"'Finger-bowl lady' be hanged, Jim, we don't--" Ingolby protested, but Jim waved him down.
"Say," he said decisively, "she'll ask for them finger-bowls--she'll ask for 'em, and what'd I do if we hadn't got 'em."
She did ask for them; and henceforth the West said of any woman who put on airs and wanted what she wasn't born to: "She's a finger-bowl lady."
It was Jim who opened the door to Jethro Fawe, and his first glance was one of prejudice. His quick perception saw that the Romany wore clothes not natural to him. He felt the artificial element, the quality of disguise. He was prepared to turn the visitor away, no matter what he wanted, but Ingolby's card handed to him by the Romany made him pause. He had never known his master give a card like that more than once or twice in the years they had been together. He fingered the card, scrutinized it carefully, turned it over, looked heavenward reflectively, as though the final permission for the visit remained with him, and finally admitted the visitor.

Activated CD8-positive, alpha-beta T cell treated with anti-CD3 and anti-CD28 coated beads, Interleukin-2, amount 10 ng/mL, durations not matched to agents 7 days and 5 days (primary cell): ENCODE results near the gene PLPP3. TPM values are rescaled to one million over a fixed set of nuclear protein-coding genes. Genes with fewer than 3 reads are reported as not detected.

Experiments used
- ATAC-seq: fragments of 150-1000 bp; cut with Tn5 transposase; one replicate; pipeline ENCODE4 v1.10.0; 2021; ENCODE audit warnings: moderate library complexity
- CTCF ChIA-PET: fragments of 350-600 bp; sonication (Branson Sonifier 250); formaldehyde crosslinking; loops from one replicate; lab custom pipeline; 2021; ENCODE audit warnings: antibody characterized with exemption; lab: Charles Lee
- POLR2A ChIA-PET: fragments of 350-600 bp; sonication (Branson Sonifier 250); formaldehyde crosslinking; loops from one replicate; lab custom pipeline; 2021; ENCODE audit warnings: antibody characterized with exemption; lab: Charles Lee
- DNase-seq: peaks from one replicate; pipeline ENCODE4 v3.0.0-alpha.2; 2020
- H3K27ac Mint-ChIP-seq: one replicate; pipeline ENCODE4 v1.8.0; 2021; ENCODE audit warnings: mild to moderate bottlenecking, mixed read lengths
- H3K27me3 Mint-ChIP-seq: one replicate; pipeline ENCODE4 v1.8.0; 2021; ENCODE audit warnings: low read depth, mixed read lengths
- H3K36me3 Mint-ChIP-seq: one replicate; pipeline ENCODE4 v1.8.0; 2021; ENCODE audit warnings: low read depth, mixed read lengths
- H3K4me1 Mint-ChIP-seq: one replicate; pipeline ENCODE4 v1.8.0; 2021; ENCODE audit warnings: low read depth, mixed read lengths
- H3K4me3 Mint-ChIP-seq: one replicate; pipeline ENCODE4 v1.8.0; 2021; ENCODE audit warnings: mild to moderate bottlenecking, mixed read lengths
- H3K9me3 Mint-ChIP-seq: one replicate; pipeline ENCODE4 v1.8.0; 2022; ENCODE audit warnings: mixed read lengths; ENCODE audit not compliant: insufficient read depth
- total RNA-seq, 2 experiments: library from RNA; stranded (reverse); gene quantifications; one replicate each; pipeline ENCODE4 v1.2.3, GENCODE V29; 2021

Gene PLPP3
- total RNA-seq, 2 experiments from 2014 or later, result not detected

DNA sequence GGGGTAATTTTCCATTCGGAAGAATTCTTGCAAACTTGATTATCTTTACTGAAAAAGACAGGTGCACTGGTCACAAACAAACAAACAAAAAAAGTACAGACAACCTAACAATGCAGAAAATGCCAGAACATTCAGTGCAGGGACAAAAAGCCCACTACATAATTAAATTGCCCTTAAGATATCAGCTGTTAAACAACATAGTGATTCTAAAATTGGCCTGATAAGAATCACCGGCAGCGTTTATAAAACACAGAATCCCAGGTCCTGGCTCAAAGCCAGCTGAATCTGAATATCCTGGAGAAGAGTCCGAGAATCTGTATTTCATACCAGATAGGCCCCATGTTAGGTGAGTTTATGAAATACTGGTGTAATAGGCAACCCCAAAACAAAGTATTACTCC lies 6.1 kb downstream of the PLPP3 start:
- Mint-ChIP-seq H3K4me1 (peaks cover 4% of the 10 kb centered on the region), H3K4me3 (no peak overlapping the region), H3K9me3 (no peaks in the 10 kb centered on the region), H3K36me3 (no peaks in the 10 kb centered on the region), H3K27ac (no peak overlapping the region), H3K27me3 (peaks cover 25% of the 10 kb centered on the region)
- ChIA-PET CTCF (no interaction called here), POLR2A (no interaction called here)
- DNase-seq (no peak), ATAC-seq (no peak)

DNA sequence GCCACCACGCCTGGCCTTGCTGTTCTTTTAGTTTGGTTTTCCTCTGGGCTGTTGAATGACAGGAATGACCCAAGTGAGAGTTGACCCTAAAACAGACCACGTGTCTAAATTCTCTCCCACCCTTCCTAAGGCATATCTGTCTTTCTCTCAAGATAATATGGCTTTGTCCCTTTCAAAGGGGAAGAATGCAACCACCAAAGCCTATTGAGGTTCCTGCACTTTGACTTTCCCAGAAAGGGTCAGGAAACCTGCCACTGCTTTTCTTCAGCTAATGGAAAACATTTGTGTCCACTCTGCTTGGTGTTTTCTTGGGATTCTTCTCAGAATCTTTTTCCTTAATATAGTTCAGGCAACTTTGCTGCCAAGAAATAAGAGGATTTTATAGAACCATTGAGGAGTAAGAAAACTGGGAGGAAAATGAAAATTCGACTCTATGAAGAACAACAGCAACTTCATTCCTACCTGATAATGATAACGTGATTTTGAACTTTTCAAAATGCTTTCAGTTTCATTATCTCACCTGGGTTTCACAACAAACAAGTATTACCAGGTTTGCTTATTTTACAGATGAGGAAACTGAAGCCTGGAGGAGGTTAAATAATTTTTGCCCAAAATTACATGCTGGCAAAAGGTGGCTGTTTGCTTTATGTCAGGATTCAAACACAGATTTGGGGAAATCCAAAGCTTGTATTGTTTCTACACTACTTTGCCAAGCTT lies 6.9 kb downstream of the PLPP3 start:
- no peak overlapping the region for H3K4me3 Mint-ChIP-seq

"Mr. Ingolby ain't in," he said. "He went out a little while back. You got to wait," he added sulkily, as he showed the Romany into Ingolby's working-room.
As Jim did so, he saw lying on a chair a suit of clothes on top of which were a wig and false beard and moustache. Instantly he got between the visitor and the make-up. The parcel was closed when he was in the room a half-hour before. Ingolby had opened it since, had been called out, and had forgotten to cover the things up or put them away.
"Sit down," Jim said to the Romany, still covering the disguise. Then he raised them in his arms, and passed with them into another room, muttering angrily to himself.
The Romany had seen, however. They were the first things on which his eyes had fallen when he entered the room. A wig, a false beard, and workman's clothes! What were they for? Were these disguises for the Master Gorgio? Was he to wear them? If so, he--Jethro Fawe--would watch and follow him wherever he went. Had these disguises to do with Fleda-- with his Romany lass?
His pulses throbbed; he was in an overwrought mood. He was ready for any illusion, susceptible to any vagary of the imagination.
He looked round the room. So this was the way the swaggering, masterful Gorgio lived?
Here were pictures and engravings which did not seem to belong to a new town in a new land, where everything was useful or spectacular. Here was a sense of culture and refinement. Here were finished and unfinished water-colours done by Ingolby's own hand or bought by him from some hard- up artist earning his way mile by mile, as it were. Here were books, not